Boris Fishman was in town a few months ago to promote his Soviet memoir with recipes called Savage Feast. He gave a talk at Columbia College at the invitation our mutual friend, Don De Grazia, who’s taught writing there for ions. I’ve gotten to know Fishman a little since reviewing his previous book a few years back. He’s one of the few literary types I know who’s savvy about the racket he’s in without being smug. Our shared lineage probably makes him familiar as well. Though our paths through immigration and into the book biz could hardly be more different.
I finished his book a few days ago and was very moved by it. His tormented devotion to his parents and, especially, his grandfather are palpable and made me a little envious. His methodical attention to the particulars of the culinary arts made me want to make a reservation at the café he daydreamed about opening with his grandfather’s Ukrainian caretaker, Oksana. Fishman has managed to somehow honor his Soviet past and become part his American present in ways I’ve never managed to. He straddles two distinct societies—as every immigrant does–but seems to assimilate huge chunks of each.
He called me an antisemite half-jokingly after I shared my sketches of his Columbia visit, but we’ve remained in touch since. I connected him with my pal Gil and they recorded a conversation for Gil’s podcast, which i’m anxious to hear in the coming weeks. I was surprised to learn recently that he’s as despairing of his literary prospects as I am. Despite having an agent, a major publisher, and a PR machine to push his books, Fishman is considering other ways of getting by. I flippantly suggested getting into the cooking business, but he wrote back that he’s seriously been thinking along the same lines. I wish I had some other skill I cared about like he does. I bet he’ll succeed whatever he sets his mind to. He’s a hustler (in the best sense of the word.)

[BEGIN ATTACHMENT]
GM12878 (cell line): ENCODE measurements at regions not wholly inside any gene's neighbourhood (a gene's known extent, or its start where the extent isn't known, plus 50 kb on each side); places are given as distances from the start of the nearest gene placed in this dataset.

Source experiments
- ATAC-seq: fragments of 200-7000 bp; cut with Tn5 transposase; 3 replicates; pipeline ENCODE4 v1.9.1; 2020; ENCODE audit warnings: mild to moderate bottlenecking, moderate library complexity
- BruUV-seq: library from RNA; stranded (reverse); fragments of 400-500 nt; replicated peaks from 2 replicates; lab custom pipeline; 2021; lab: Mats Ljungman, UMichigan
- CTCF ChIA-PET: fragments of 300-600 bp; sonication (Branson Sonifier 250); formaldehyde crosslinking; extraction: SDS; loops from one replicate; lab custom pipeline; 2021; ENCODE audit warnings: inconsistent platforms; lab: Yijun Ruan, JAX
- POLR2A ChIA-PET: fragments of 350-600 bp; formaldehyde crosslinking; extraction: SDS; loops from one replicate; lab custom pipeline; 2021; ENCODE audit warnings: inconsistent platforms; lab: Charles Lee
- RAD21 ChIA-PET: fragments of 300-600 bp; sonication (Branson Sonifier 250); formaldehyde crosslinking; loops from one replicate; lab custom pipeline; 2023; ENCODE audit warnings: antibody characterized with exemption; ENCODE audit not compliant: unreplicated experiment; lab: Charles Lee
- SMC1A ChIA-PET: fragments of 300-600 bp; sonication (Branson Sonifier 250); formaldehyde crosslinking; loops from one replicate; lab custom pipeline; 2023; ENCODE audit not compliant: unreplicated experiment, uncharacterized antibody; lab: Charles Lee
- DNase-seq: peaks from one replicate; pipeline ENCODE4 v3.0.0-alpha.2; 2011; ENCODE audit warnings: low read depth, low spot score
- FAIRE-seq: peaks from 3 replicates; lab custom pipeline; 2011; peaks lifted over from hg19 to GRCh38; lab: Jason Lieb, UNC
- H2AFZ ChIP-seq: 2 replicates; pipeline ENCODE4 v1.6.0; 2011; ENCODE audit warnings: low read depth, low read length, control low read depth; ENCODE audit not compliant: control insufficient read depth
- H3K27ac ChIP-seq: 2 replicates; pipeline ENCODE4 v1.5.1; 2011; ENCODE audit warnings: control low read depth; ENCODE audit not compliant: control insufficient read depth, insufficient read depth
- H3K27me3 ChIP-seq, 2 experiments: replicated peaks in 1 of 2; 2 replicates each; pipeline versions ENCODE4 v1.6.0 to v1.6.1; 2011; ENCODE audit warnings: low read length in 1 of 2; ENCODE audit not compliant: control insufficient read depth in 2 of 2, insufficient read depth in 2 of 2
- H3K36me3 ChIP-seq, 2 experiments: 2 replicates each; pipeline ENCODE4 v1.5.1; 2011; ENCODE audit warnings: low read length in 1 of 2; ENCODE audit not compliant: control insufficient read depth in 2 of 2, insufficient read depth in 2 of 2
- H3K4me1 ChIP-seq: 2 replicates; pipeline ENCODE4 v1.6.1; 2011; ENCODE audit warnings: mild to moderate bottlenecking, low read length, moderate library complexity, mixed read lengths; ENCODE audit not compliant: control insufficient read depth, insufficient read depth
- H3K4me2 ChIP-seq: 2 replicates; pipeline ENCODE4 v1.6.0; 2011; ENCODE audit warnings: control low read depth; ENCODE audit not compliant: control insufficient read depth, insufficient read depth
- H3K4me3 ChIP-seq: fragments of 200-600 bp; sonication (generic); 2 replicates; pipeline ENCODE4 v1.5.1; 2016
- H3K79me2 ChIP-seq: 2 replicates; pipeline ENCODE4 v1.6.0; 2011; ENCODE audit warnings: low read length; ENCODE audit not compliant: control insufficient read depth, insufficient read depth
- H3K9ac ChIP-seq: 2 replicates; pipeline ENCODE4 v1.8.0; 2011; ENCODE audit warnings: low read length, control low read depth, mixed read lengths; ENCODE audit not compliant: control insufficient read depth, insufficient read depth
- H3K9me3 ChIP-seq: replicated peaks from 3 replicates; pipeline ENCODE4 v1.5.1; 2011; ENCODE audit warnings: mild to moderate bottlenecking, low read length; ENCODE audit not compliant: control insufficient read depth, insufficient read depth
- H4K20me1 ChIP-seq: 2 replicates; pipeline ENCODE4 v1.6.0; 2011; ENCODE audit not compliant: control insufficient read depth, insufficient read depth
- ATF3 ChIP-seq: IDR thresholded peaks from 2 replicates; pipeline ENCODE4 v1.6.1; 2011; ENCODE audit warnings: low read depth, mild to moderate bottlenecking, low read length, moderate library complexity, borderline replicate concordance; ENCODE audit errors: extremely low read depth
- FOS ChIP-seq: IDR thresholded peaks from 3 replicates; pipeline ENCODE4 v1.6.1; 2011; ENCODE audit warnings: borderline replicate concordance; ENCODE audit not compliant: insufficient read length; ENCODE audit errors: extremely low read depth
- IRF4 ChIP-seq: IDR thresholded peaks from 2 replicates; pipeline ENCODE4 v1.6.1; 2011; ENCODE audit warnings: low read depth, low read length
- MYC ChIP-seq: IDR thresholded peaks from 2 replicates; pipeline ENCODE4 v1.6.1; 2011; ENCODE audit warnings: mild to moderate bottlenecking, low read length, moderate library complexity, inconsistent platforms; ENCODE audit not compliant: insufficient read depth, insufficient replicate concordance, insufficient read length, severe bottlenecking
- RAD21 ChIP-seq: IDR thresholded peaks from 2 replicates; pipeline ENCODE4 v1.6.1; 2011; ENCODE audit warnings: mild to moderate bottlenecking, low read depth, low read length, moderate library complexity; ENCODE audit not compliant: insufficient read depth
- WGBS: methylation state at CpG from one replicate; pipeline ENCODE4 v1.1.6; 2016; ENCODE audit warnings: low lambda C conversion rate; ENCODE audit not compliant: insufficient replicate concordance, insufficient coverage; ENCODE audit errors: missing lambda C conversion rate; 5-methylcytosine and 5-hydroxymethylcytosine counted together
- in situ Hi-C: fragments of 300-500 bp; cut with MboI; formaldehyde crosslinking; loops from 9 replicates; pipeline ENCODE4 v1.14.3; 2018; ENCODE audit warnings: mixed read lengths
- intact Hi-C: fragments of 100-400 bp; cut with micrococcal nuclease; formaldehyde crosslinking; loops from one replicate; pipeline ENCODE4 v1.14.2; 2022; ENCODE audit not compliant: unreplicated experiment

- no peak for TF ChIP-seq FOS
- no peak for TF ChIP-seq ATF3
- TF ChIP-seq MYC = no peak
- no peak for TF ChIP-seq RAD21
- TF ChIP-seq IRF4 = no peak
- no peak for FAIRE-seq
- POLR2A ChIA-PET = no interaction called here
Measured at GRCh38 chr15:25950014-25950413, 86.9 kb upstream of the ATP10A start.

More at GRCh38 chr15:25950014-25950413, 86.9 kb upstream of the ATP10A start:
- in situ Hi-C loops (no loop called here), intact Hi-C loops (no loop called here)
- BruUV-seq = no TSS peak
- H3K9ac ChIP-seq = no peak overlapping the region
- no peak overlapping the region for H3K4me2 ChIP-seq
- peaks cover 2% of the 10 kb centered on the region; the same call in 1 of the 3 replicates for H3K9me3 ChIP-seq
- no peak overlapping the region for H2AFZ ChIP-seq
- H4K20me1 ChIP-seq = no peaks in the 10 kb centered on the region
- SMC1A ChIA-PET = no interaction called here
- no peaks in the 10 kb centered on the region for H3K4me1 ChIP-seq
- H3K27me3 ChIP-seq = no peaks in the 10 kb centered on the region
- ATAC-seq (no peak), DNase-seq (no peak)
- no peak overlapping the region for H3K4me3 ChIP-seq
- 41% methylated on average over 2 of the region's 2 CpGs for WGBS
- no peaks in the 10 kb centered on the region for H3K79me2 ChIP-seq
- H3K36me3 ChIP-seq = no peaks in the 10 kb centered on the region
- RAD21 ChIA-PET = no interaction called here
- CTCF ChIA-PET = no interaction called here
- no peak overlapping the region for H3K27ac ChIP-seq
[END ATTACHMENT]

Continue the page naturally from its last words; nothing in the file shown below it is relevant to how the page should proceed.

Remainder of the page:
My connection to restaurants is a lot more tangential than Fishman’s. I bartend at a bar that serves food but have no desire to get in the kitchen. I turned off my refrigerator at home a few months back because the noise of its groaning motor bothered me and it was a waste of electricity to keep it on just to have ice cubes available and for leftovers not to spoil.
One of my favorite nearby restaurants is the Duck Inn. I’ve started going pretty regularly of late, especially for Sunday brunch. I’d noticed their collection of duck-themed art and memorabilia and thought I’d add my take. I brought in my rendition of the world’s largest rubber duck last weekend and they instantly hung it in a place of honor by the bar.
Having my pictures in bars and restaurants I love makes me feel like I’m part of a community in a way I rarely feel. It’s the same place which cooking seems to hold for Fishman. A way to belong in the world.
—RIP Roky Erickson.
—Featherproof Books is publishing the first of a two-volume set of Luc Dardenne’s film diaries and screenplays. The Dardenne brothers are among the greatest filmmakers going, so I was flattered to contribute some portrait paintings for the cover. Sharing real estate with Martin Scorsese’s blurb has to be some sort of career highlight. Order yours here.
—One of my drawings was featured in an article about Marc Fischer’s Court Residency project, in which i took part.